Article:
Coach Life

Depending on who you talk to, or what day of the week it is, I’m either the head coach of a fifth grade girls’ basketball team or the assistant coach of that same fifth grade team.  I have the chance, this year, unexpectedly, to coach Recreational Basketball [Rec Ball] at this level.  It’s… intense. My life before Rec Ball was, in hindsight, simple, quiet, normal, borderline unimportant.  Now?  Well, let me explain…

Emails.  If one believes being added as a recipient to any email list denotes prestige or purpose, then I have newly found purpose and loads of prestige.  On a nearly daily basis I now receive emails related to all forms of Rec League management, scheduling, addendums, procedures, and the like.  As my life used to simply roll along with no knowledge of such intricacies, it now has intimate knowledge of gym availability, talent show conflicts, and jersey distribution snafus.  While I used to walk through my day job making idle chitchat and giving the stock-standard ‘good’ or ‘not bad’ response to the ‘how’s it going?’ question, I now answer such a simple question with panicked tones of, ‘my day?!? How’s it going?!? Mt. Lebanon Physical Plant has a ventilator issue in the rooftop HVAC unit at Hoover and the 4th grade practice scheduled for 6:00 has to be moved to Howe which is ALREADY dealing with a parking lot overflow issue due to parent-teacher conferences! How do you think my day is going?!? How do you think…. it’s going?!?”. Emails have done this; they’re to blame.

Team Name.  On a team of nine [which is the perfect number for a basketball team- easily divisible by two] trying to select, offer, and/or vote upon a team name proved challenging.  When my wife and I decided upon names for each of our three children, a decision that would linger with them their entire lifetime, I don’t know that I had nearly the level of stress and anxiety as managing the process of offering, voting, and selecting a team name.  The team name, which is never listed on a scheduled, rarely chanted by the parents in the stands, and remains with the team for only the six or so weeks of the season, had more emotional fallout than Prom.  Girls who suggested a name that was eventually selected, they beamed with confidence and appreciation.  Girls who offered a name that was turned down, they became disillusioned with the democratic stylings and likely will never vote when older.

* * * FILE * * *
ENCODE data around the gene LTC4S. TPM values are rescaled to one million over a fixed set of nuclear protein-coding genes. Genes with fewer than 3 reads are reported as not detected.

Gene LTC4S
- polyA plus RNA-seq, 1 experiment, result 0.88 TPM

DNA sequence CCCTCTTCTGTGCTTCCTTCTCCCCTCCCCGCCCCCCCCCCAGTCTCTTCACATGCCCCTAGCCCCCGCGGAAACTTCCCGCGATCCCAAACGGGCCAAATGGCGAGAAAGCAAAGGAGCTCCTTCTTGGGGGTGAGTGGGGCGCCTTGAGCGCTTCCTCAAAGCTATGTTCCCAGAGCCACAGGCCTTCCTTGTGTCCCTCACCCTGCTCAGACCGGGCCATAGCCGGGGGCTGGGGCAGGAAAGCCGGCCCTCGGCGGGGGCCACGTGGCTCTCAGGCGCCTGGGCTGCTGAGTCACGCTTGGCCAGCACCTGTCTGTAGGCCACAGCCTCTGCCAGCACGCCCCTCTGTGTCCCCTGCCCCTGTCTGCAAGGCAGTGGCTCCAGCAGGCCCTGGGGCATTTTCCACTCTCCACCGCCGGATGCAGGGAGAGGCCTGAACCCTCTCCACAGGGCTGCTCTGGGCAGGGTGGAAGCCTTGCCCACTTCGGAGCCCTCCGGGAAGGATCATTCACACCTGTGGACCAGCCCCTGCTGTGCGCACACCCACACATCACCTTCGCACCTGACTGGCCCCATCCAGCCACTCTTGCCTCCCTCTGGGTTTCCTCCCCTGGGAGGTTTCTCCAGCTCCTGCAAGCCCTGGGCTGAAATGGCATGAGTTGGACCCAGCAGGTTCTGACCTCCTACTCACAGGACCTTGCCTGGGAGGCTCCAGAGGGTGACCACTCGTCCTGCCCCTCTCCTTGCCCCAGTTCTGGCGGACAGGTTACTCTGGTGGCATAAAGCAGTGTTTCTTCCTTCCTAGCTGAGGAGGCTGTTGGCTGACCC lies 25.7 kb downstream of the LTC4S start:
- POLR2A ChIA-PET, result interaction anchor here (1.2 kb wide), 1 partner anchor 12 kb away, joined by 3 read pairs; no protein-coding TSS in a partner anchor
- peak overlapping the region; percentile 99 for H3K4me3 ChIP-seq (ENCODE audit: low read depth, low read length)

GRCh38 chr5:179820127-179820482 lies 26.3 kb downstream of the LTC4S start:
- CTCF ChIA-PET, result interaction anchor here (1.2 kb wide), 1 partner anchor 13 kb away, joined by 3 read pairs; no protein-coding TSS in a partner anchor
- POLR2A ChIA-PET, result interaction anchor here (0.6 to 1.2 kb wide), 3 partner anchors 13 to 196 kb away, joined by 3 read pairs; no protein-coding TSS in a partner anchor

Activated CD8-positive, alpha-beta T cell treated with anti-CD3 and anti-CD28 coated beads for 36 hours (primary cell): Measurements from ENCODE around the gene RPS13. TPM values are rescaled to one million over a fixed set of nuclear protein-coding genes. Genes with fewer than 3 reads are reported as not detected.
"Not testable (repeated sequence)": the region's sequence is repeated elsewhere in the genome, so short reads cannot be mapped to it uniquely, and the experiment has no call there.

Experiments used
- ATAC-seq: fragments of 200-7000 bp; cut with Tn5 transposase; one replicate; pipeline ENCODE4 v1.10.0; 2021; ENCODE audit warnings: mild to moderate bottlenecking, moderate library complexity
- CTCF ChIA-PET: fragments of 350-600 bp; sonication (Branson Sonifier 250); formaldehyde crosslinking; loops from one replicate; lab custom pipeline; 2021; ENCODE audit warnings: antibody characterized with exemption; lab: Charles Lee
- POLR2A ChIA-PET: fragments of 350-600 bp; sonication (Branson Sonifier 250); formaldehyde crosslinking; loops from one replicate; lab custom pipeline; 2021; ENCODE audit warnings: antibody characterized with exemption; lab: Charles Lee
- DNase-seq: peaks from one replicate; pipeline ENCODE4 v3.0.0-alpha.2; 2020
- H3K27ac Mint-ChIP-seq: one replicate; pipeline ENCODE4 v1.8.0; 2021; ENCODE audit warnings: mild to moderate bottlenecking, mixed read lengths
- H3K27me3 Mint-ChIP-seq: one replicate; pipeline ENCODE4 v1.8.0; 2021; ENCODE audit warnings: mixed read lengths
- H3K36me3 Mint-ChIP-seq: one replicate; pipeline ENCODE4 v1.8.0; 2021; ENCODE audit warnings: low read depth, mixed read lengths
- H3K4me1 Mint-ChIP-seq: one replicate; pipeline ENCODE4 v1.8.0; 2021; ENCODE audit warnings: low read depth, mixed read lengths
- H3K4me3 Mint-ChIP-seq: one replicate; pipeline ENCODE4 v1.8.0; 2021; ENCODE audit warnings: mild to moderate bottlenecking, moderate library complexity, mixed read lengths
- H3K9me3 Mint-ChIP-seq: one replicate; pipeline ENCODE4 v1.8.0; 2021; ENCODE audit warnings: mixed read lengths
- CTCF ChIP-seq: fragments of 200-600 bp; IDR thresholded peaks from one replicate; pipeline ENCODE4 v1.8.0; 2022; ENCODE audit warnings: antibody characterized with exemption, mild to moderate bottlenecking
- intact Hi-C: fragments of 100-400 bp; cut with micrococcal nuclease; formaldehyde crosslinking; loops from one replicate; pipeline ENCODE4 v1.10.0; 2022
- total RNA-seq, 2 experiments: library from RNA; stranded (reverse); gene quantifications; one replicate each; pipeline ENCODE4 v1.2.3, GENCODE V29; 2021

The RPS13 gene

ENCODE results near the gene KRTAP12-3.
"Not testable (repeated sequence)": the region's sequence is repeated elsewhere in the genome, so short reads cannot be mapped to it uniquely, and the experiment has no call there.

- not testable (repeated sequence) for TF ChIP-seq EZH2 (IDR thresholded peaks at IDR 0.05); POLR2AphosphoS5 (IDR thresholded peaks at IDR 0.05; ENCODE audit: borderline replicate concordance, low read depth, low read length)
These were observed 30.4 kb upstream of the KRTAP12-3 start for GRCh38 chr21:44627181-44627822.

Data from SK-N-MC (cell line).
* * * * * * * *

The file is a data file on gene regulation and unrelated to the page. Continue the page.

Position.  Each girl wants to play 1.  Point Guard.  They want to bring the ball up, call the play, dribble more.  If you didn’t know better, and I didn’t, you’d think the other four positions were of total unimportance to the offensive strategies of a team.

Plays. Dreaming up and designing plays for a 5th grade basketball team is fun; in the theory of it, it’s fun.  The idea that you’ve designed a play that will manage movement, distribute the ball purposefully, create space… it’s wonderful; that’s in theory.  In execution?  Let me explain the offensive play: “1”.  The point guard calls ‘1!’.  The 2 comes and sets a pick allowing the 1 to dribble right. Timing the pick and movement perfectly, the 4 then crosses the lane to set a pick for 5 who, waiting patiently for the ensuing pick, then comes across the lane towards the ball-side and receive a pass, either chest or bounce, from the 1. All the while, the 3 remains distanced in an effort to create space for the play to run… eventually coming to the foul line– only after 5 receives the pass–in an effort to provide an outlet or pursue a rebound.  That’s the theory.  In reality, the point guard might as well yell ‘Fire!’ as they come across the line, sending all players, and some spectators, into a frenzied rush colliding with others around them in a desperate search for safety.  It’s, um, not the same as you see it in your mind.

I could go on, trust me.  Substitutions based on height, oversized jerseys that fit like trash bags, 8:10 pm practices that feel like… wait for it… herding cats. I could go on.  But you know what… I really like it.  I do.  I don’t know the names of other coaches like other coaches do.  I don’t know which team has that girl who “should be playing travel”, and I don’t know the score, ever, of the games that we play since the scoreboard never operates [and I’m too busy trying to make sure everyone gets a chance to play 1].  I never thought this would be my life and, depending on the day or who you ask, my coaching title varies.  Still, I love it.

-Tom Mooney

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4 thoughts on “Coach Life

    • Hi. Geesh, thanks for the compliment. It’s been a great experience and I’m certain the girls aren’t the only ones learning. Thanks so much for taking the time to read and then taking the time to post a comment… it made my day reading some feedback.

  1. Tom, I *would* fill up your email to tell you how fabulous this piece is, but right now I’m doubled over with laughter. Nicely played!

    • Hey. Thanks for reading! Glad it got some humor across. It’s a real great experience, but at times it baffles me. Glad you laughed.